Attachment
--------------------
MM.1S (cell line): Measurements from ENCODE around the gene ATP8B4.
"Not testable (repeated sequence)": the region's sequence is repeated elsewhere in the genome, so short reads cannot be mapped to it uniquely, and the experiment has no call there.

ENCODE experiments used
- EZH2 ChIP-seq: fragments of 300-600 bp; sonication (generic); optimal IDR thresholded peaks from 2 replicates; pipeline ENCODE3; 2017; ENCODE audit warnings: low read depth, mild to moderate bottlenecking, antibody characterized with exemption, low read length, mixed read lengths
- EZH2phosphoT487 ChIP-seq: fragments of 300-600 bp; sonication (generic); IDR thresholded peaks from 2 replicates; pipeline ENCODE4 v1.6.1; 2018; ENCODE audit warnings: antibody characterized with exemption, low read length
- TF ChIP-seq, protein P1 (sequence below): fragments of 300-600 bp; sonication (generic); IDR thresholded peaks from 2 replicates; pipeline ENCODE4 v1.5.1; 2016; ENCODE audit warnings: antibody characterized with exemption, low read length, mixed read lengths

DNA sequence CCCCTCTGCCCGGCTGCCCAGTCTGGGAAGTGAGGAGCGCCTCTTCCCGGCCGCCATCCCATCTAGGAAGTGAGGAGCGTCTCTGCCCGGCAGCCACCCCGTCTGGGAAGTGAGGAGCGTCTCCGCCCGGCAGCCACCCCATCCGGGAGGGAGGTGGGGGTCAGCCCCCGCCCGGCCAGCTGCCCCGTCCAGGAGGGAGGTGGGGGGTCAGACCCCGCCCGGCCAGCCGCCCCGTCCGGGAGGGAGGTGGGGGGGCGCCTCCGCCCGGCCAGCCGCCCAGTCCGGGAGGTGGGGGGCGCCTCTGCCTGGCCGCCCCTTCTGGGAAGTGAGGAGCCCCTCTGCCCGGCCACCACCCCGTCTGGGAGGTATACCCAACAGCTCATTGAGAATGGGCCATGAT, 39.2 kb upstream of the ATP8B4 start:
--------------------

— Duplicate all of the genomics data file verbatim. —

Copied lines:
MM.1S (cell line): Measurements from ENCODE around the gene ATP8B4.
"Not testable (repeated sequence)": the region's sequence is repeated elsewhere in the genome, so short reads cannot be mapped to it uniquely, and the experiment has no call there.

ENCODE experiments used
- EZH2 ChIP-seq: fragments of 300-600 bp; sonication (generic); optimal IDR thresholded peaks from 2 replicates; pipeline ENCODE3; 2017; ENCODE audit warnings: low read depth, mild to moderate bottlenecking, antibody characterized with exemption, low read length, mixed read lengths
- EZH2phosphoT487 ChIP-seq: fragments of 300-600 bp; sonication (generic); IDR thresholded peaks from 2 replicates; pipeline ENCODE4 v1.6.1; 2018; ENCODE audit warnings: antibody characterized with exemption, low read length
- TF ChIP-seq, protein P1 (sequence below): fragments of 300-600 bp; sonication (generic); IDR thresholded peaks from 2 replicates; pipeline ENCODE4 v1.5.1; 2016; ENCODE audit warnings: antibody characterized with exemption, low read length, mixed read lengths

DNA sequence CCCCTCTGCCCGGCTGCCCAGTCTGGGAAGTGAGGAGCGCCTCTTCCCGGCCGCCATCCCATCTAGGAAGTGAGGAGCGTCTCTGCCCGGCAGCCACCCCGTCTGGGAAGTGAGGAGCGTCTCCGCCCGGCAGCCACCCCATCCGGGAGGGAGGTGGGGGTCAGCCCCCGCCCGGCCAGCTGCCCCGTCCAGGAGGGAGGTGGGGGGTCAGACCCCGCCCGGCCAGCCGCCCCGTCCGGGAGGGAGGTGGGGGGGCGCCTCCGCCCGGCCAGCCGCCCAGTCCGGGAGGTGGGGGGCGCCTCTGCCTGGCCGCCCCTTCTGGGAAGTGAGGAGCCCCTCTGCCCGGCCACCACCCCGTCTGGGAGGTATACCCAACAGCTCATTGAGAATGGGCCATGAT, 39.2 kb upstream of the ATP8B4 start: